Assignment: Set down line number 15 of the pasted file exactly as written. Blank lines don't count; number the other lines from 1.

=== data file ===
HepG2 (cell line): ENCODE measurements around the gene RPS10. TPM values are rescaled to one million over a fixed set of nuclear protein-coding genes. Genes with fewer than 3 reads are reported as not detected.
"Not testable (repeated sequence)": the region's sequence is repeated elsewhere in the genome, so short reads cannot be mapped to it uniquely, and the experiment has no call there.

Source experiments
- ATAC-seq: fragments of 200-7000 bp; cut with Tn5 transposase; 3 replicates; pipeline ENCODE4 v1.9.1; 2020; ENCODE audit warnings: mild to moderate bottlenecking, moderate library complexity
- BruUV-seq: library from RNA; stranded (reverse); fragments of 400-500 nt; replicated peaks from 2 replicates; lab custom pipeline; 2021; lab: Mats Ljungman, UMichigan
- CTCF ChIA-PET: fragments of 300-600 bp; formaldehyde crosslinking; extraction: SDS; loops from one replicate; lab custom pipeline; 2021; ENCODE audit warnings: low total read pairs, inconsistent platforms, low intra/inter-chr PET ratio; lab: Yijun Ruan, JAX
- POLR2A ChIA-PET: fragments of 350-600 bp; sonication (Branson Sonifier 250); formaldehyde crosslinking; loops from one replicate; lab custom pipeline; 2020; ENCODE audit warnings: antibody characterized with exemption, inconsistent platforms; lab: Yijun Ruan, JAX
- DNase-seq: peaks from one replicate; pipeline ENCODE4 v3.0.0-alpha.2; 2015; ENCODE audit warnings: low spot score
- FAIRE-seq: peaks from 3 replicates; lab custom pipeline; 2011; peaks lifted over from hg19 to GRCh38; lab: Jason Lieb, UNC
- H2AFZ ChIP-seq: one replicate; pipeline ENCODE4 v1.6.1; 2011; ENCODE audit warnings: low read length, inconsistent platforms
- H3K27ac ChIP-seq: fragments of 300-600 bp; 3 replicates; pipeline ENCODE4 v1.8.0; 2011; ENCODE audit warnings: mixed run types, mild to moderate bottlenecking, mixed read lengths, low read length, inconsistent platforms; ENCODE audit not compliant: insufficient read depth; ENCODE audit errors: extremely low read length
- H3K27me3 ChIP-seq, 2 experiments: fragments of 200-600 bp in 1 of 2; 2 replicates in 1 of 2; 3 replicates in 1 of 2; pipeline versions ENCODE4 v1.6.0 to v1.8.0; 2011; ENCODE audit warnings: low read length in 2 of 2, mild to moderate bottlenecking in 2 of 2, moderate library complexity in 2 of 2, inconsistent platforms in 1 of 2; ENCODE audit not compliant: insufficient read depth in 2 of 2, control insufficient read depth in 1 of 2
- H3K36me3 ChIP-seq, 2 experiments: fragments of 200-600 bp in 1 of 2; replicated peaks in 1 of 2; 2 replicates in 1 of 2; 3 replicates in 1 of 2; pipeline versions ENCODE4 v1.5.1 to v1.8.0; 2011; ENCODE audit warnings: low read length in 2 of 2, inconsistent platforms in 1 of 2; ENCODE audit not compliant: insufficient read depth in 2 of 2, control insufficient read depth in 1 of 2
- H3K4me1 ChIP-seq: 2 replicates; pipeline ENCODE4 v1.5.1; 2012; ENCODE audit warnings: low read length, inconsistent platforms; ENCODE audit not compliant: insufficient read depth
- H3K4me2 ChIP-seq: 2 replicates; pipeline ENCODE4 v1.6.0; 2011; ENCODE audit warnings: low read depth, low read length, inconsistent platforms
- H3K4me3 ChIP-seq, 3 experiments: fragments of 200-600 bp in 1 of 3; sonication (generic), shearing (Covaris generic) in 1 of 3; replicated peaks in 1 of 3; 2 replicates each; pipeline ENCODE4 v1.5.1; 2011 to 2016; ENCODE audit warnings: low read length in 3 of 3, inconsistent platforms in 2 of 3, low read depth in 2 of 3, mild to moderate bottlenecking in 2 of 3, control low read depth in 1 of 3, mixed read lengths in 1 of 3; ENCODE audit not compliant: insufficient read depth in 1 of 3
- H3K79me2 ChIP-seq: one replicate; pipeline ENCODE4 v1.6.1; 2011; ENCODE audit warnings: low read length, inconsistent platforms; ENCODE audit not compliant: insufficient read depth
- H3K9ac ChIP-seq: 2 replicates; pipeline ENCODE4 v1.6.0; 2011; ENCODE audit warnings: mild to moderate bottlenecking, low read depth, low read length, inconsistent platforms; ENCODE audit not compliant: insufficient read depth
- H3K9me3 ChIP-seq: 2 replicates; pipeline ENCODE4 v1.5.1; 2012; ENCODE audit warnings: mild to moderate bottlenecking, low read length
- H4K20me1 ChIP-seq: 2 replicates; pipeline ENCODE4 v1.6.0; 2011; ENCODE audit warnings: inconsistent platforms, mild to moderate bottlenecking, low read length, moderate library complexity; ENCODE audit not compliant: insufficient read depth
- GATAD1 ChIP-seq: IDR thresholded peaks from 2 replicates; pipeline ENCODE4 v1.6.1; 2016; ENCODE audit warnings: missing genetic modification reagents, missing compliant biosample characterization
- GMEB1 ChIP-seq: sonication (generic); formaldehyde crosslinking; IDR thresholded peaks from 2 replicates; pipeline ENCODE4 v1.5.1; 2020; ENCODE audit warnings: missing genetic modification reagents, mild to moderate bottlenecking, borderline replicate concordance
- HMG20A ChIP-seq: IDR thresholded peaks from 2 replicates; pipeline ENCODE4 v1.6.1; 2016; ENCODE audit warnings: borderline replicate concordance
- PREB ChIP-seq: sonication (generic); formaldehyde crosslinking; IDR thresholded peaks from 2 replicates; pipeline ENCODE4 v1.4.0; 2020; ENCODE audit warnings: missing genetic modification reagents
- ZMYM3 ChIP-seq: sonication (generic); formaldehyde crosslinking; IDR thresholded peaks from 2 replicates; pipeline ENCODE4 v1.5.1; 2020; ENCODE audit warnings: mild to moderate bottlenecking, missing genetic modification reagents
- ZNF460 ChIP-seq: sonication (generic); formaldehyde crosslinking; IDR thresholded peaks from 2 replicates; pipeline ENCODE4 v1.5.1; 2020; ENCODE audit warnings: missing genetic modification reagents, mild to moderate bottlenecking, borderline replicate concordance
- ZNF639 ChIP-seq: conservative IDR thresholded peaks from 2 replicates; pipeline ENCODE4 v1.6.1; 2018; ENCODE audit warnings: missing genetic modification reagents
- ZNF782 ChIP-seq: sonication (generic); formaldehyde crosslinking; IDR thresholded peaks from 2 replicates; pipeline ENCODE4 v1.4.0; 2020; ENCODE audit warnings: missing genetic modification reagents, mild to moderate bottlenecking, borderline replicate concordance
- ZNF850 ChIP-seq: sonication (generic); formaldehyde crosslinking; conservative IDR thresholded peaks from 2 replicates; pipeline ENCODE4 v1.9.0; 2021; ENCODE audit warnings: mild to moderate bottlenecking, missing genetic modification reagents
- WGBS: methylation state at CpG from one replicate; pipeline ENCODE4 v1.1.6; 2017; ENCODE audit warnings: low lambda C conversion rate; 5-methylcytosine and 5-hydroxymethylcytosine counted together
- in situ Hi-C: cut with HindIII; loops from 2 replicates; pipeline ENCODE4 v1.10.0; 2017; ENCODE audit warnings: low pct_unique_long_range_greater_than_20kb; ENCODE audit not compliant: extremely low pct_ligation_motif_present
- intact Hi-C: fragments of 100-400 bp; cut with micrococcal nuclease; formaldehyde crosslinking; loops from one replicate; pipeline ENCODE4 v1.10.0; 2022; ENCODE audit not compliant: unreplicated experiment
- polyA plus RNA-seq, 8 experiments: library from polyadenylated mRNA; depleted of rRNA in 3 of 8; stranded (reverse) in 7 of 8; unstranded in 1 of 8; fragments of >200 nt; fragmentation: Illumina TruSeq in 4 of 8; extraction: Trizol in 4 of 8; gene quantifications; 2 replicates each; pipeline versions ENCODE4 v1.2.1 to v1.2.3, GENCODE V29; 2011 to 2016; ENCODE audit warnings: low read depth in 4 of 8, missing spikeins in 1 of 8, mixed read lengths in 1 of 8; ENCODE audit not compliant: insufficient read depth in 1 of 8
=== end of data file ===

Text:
- H3K4me2 ChIP-seq: 2 replicates; pipeline ENCODE4 v1.6.0; 2011; ENCODE audit warnings: low read depth, low read length, inconsistent platforms